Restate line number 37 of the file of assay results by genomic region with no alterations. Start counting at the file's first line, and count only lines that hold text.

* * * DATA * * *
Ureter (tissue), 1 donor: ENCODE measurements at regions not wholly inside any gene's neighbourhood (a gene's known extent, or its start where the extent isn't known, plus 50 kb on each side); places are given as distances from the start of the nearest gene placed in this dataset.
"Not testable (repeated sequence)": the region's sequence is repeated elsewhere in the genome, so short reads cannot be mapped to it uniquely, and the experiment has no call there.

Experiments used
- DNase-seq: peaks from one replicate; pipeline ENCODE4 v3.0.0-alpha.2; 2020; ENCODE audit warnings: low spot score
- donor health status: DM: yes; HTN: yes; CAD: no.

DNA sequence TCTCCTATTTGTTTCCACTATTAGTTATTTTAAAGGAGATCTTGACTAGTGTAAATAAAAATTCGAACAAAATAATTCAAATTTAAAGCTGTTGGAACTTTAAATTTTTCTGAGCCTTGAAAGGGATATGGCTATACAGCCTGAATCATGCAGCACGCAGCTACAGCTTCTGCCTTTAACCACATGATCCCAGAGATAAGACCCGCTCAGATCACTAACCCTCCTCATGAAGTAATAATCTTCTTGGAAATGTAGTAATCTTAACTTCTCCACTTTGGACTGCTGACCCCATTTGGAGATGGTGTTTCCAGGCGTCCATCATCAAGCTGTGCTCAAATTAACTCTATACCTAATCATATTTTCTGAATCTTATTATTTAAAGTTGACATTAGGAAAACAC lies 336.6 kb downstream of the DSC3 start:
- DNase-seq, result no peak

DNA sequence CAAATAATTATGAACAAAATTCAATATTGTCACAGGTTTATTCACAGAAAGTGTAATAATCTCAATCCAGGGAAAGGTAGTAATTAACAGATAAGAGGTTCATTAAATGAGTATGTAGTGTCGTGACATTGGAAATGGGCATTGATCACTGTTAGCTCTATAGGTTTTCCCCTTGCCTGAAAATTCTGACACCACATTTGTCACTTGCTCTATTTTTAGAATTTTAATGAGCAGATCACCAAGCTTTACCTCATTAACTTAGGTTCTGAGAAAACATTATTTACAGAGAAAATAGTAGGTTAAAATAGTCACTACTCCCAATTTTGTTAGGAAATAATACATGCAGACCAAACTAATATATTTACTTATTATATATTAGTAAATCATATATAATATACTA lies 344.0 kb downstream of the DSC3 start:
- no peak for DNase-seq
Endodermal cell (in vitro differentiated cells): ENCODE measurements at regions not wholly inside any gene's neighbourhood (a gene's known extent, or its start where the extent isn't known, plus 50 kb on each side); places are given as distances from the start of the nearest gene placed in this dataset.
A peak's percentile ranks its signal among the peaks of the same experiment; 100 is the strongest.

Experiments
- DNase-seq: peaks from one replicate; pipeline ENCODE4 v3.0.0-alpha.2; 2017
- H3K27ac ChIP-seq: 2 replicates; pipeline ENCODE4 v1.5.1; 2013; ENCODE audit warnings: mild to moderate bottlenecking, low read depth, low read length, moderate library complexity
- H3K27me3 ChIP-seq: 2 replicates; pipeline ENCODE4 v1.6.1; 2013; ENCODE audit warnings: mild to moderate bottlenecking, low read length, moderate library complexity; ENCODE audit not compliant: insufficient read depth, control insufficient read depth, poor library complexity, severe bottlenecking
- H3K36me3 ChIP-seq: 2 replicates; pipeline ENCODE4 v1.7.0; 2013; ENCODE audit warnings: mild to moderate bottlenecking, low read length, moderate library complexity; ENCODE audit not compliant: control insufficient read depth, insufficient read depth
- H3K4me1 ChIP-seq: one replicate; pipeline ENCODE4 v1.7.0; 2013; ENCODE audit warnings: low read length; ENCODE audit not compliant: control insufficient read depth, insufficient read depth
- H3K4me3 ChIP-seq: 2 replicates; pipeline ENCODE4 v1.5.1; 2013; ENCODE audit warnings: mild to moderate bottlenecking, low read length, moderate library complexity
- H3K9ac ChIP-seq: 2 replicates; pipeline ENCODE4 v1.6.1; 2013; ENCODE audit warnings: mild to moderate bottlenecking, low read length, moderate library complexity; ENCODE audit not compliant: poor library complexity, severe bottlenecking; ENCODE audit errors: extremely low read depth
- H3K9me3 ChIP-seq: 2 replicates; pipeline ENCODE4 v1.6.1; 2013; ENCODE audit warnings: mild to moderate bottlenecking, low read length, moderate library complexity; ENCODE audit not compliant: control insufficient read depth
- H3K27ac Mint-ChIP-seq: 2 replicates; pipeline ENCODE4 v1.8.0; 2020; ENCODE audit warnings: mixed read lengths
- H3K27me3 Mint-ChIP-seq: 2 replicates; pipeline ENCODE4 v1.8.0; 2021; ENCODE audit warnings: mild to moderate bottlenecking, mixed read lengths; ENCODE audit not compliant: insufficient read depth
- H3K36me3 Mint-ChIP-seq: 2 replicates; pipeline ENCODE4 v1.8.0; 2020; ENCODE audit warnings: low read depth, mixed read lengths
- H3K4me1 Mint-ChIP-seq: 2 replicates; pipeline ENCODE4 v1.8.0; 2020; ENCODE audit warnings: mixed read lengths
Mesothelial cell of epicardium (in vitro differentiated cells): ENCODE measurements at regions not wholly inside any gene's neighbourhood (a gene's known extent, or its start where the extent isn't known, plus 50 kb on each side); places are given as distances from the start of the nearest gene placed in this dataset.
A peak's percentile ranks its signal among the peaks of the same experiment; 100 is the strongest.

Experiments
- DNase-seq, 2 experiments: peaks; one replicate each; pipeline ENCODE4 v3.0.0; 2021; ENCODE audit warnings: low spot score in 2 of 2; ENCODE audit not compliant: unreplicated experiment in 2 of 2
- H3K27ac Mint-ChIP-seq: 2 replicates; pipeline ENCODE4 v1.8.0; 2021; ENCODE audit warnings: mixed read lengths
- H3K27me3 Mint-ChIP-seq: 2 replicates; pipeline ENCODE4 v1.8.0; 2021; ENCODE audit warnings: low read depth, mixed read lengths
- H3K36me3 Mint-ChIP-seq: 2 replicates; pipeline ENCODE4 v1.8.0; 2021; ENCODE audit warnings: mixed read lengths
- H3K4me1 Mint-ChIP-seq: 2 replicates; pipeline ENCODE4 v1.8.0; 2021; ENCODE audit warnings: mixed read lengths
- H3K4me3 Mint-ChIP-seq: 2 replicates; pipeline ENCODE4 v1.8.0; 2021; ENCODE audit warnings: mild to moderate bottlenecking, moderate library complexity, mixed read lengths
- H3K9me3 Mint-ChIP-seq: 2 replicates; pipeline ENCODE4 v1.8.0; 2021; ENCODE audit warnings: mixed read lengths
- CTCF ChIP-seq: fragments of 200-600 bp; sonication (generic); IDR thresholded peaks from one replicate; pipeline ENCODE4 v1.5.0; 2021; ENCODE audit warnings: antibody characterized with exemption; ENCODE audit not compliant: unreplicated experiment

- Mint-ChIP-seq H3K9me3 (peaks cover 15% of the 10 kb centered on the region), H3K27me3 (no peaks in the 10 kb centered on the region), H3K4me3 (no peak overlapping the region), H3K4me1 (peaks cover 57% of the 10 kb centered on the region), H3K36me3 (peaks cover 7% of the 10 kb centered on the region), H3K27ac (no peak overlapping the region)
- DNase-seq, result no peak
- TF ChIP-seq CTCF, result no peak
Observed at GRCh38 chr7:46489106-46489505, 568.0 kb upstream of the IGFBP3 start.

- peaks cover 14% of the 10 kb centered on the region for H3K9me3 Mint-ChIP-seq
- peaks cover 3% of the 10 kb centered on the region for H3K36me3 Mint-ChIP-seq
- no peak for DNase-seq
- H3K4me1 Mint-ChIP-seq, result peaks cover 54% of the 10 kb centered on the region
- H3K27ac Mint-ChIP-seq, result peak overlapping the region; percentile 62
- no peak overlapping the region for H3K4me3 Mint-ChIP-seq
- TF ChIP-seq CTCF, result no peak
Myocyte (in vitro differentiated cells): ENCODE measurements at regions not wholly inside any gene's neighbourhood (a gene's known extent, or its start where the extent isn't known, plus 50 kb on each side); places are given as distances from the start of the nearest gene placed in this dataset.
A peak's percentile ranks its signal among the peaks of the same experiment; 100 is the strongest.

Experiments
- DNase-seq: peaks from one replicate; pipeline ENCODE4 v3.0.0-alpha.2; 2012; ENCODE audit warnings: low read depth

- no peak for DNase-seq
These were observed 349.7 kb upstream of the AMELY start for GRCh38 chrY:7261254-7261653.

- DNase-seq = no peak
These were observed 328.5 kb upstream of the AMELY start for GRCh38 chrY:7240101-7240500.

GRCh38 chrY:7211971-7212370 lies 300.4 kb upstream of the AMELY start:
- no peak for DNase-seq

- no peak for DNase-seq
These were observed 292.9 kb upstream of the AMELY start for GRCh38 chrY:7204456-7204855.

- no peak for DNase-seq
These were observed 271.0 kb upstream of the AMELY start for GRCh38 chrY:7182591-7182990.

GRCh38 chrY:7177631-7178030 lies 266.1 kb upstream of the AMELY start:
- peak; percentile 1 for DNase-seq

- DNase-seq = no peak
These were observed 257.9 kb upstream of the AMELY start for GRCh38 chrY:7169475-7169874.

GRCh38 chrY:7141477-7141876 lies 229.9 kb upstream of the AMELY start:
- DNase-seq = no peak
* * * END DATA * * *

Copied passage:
- DNase-seq, result no peak